An Experiment Crashed A Boeing 727 To See Which Seats Are Best For Survival

Maybe avoid first class.

James Felton

James Felton

Senior Staff Writer

clockSep 13 2022, 13:36 UTC
A crashed airplane. The front is heavily damaged.
The best advice is to brace. Image credit: public domain via

In 2012, TV producers bought a Boeing 727 with the intention of smashing it into the ground. The collaboration between the UK, the US, and Germany televised the results of the experiment, which would attempt to answer the question: where should I sit on an aircraft if I want to survive a crash?

The plane – filled with scientific measurement equipment, crash test dummies, and cameras – took off under the control of a pilot, before he jumped out of the plane, leaving it to be piloted remotely. The whole thing went smoothly, by which we mean the plane smashed into the ground, a dried-up lake bed in Mexico, at 225 kilometers per hour (140 miles per hour).


No injuries to humans were recorded, though the crash test dummies went through quite an ordeal. 

Scientists looking through the data and aftermath found a number of things, including that nobody in first class would survive. Passengers towards the front of the plane – up to row seven – would not have survived the impact, while passengers sat in the middle of the plane would suffer from broken ankles. Towards the back of the plane, you could leave with no or small injuries.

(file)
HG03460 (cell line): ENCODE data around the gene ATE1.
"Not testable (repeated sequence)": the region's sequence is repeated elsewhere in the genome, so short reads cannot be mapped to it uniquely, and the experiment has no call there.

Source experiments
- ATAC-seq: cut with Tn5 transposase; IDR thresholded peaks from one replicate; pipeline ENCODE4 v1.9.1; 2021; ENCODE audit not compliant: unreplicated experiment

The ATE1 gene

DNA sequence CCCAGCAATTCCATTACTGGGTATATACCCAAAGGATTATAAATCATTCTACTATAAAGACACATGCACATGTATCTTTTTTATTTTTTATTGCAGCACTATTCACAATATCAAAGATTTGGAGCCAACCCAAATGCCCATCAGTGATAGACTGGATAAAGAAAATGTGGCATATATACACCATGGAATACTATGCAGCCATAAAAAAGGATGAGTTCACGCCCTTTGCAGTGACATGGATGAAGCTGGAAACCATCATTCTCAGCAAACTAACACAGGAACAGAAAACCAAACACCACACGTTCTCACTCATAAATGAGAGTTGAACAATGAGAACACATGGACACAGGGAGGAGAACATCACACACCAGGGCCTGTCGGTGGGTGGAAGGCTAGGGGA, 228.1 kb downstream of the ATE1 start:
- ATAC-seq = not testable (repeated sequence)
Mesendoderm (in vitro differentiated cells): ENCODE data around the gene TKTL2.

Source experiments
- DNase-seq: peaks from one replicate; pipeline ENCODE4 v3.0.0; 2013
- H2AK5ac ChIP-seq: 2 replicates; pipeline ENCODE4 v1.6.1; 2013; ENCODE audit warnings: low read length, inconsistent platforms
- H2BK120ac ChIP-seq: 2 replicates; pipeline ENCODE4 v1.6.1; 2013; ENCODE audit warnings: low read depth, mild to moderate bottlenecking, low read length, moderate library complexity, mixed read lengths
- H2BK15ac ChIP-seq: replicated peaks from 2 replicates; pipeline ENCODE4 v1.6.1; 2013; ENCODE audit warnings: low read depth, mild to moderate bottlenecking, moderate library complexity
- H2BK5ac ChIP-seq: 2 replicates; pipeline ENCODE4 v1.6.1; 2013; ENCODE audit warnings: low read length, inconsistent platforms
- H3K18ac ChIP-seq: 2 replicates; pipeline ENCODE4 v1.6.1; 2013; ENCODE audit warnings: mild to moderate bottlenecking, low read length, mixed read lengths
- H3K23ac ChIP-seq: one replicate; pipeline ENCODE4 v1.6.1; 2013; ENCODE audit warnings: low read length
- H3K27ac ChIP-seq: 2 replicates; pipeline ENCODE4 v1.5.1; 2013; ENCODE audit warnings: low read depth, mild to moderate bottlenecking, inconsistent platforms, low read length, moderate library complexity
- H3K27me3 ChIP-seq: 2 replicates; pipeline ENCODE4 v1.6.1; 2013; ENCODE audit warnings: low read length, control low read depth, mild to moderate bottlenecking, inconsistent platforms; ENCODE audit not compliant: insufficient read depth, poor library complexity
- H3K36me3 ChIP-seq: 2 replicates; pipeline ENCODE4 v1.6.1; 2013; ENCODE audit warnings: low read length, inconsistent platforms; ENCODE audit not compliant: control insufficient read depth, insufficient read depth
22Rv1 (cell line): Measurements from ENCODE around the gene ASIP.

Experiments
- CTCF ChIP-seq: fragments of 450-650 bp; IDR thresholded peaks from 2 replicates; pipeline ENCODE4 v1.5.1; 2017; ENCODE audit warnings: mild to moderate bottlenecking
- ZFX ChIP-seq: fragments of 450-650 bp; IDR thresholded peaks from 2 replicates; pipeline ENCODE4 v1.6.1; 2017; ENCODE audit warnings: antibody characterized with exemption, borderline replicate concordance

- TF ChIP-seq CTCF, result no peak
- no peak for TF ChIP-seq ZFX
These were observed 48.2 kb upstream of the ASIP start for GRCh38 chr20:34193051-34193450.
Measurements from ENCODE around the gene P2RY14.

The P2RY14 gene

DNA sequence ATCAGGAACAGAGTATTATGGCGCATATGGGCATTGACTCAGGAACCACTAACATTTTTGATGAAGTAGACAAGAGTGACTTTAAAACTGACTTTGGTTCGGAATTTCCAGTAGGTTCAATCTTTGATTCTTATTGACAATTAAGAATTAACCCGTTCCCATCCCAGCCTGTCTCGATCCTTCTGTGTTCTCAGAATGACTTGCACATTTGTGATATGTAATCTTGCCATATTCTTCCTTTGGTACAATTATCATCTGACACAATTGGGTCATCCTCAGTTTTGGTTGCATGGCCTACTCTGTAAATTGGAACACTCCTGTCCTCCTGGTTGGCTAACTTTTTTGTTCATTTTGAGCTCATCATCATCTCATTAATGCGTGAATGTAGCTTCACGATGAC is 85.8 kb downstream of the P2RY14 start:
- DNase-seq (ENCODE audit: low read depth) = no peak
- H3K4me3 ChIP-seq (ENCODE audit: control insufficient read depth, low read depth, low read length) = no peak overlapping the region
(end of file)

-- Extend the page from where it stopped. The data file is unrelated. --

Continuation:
The experiment, which saw scientists pore over the data, found more support for the brace position. Dummies that embraced the brace position fared better than those sat upright, who ended up with severe stress on their back.


"Between the lower-spine issue and the vulnerability of sitting upright and having debris flying around, I think the brace position is still the way to go to prevent injuries," Cindy Bir, a professor of biomedical engineering at Wayne State University, who was involved in the experiment, told USA Today at the time.

The documentary and scientists all stressed the safety of air travel, which (as everyone knows) is statistically safer than traveling by road.

"In terms of relative safety, my view is that the front of the aircraft is more vulnerable," Anne Evans, a former flight crash investigator at United Kingdom's Air Accidents Investigation Branch, told USA Today. "My favored location would be the middle, over the wing, or the rear of the fuselage."

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